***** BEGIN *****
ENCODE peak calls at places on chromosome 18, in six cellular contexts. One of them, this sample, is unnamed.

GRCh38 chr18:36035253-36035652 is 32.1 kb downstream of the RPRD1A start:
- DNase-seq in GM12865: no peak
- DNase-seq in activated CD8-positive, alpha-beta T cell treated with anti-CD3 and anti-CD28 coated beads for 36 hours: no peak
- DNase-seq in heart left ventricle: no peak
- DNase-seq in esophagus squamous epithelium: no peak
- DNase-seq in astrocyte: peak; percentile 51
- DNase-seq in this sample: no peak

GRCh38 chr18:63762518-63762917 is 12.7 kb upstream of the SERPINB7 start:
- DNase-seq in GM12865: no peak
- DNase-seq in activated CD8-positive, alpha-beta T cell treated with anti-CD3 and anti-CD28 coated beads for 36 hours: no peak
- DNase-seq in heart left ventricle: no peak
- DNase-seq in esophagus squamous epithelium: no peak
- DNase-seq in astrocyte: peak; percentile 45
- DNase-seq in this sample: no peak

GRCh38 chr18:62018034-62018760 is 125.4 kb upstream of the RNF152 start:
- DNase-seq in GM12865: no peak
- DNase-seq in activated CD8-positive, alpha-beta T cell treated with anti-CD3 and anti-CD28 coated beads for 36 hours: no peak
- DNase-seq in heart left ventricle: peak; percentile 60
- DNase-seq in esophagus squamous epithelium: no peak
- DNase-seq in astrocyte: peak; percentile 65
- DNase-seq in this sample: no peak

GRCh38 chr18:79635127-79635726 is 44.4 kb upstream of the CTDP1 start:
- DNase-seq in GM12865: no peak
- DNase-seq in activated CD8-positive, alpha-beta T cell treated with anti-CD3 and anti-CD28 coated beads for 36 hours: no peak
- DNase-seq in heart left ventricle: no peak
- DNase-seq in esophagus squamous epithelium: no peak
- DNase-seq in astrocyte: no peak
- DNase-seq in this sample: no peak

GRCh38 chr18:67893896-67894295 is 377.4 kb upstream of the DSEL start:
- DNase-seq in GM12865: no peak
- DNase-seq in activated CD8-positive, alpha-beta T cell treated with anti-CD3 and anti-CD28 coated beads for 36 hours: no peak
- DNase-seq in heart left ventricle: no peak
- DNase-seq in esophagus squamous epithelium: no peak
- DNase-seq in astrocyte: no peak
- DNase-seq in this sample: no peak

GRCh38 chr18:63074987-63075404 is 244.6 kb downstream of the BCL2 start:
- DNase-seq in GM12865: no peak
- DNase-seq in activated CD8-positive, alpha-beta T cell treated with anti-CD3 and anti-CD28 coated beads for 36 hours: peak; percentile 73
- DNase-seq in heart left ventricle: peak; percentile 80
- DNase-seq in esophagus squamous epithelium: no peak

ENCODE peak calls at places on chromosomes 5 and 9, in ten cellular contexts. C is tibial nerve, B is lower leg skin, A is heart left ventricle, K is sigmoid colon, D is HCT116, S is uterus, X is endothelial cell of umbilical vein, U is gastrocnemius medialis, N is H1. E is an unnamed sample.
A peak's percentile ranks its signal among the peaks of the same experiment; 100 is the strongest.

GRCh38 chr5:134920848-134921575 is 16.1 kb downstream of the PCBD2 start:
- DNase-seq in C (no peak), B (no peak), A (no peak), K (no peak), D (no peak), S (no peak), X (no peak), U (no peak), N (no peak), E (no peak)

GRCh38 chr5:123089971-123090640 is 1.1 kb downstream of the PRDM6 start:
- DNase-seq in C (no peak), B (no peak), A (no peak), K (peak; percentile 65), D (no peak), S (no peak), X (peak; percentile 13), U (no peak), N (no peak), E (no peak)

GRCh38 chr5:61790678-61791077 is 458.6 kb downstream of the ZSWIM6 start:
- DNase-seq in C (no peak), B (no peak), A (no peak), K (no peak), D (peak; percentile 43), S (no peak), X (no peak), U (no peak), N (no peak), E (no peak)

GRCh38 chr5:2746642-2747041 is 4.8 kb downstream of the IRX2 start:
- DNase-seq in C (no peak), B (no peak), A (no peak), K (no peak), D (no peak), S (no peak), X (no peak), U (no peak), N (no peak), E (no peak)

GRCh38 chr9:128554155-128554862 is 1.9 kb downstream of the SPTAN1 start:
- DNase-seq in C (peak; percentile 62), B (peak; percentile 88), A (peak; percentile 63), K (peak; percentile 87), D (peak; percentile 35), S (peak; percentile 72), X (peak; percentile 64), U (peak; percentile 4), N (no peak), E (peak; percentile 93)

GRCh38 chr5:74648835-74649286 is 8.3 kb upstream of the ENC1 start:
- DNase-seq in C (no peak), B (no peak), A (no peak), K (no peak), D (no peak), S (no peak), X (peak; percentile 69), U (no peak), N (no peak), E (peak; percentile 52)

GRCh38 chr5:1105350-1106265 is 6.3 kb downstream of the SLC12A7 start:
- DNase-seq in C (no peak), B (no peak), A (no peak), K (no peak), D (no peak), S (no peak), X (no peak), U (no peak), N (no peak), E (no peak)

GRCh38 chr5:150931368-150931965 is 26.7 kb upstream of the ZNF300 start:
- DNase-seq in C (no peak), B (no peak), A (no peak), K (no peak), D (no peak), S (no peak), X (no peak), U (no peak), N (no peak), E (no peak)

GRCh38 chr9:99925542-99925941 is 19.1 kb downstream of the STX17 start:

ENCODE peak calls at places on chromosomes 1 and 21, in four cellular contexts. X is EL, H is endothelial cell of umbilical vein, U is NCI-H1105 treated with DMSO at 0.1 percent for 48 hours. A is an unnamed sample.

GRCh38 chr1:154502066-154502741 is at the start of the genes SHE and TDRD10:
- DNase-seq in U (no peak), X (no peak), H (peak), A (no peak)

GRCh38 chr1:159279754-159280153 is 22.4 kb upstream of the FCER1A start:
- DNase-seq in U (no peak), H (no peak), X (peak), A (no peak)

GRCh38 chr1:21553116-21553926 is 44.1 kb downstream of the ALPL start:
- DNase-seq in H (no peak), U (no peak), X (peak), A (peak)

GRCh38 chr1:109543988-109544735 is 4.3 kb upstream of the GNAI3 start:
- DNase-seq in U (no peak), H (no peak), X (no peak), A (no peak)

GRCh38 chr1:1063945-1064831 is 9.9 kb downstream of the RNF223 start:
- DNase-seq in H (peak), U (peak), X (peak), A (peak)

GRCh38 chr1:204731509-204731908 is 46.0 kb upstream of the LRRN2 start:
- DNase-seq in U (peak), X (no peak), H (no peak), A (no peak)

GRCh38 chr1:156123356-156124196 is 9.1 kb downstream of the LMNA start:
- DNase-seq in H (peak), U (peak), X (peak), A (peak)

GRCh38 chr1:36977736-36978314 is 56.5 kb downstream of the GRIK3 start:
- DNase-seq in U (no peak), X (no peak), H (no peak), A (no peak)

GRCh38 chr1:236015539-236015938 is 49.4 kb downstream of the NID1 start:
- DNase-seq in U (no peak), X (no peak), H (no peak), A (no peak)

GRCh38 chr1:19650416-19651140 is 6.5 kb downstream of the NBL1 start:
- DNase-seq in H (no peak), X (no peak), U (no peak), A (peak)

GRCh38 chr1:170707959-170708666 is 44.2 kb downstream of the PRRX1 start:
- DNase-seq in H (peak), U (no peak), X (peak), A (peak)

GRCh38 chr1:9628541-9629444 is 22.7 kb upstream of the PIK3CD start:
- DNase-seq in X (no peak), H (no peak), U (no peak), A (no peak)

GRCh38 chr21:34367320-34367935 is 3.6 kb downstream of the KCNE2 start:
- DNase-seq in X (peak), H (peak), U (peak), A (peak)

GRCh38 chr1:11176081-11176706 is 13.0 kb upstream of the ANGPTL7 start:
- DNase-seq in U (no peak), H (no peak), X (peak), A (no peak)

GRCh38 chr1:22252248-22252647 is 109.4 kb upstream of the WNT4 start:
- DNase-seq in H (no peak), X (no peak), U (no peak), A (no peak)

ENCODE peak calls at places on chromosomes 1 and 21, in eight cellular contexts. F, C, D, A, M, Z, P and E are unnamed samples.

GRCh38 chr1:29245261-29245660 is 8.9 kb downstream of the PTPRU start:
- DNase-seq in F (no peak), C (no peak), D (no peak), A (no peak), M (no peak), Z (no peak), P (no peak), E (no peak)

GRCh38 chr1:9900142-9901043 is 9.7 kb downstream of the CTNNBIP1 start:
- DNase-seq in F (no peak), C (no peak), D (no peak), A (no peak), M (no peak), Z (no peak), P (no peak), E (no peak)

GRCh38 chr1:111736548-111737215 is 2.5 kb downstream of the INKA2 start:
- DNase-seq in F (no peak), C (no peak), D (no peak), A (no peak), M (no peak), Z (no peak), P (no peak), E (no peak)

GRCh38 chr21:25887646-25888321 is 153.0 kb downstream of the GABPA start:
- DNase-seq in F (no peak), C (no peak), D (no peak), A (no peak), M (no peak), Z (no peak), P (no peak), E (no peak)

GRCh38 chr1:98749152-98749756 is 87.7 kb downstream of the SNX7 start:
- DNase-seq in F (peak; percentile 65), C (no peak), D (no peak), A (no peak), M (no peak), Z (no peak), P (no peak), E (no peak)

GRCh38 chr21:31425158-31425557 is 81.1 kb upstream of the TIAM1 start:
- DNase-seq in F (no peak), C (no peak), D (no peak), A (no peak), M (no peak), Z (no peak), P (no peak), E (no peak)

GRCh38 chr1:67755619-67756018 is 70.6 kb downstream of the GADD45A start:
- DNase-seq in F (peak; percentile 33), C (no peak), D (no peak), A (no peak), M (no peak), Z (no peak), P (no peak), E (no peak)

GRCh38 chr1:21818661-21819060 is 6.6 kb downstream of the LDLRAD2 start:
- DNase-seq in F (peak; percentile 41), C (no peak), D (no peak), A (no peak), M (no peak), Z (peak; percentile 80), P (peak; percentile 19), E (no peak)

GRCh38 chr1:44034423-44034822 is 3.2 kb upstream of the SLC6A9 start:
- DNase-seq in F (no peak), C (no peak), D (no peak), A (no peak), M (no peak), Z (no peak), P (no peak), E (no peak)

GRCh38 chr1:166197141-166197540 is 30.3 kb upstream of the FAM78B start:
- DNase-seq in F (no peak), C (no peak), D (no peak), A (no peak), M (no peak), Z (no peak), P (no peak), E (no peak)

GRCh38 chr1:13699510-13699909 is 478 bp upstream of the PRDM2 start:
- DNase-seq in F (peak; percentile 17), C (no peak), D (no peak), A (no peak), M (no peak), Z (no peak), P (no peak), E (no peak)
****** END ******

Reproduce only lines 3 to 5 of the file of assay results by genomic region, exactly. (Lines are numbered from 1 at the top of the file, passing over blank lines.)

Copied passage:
- DNase-seq in GM12865: no peak
- DNase-seq in activated CD8-positive, alpha-beta T cell treated with anti-CD3 and anti-CD28 coated beads for 36 hours: no peak
- DNase-seq in heart left ventricle: no peak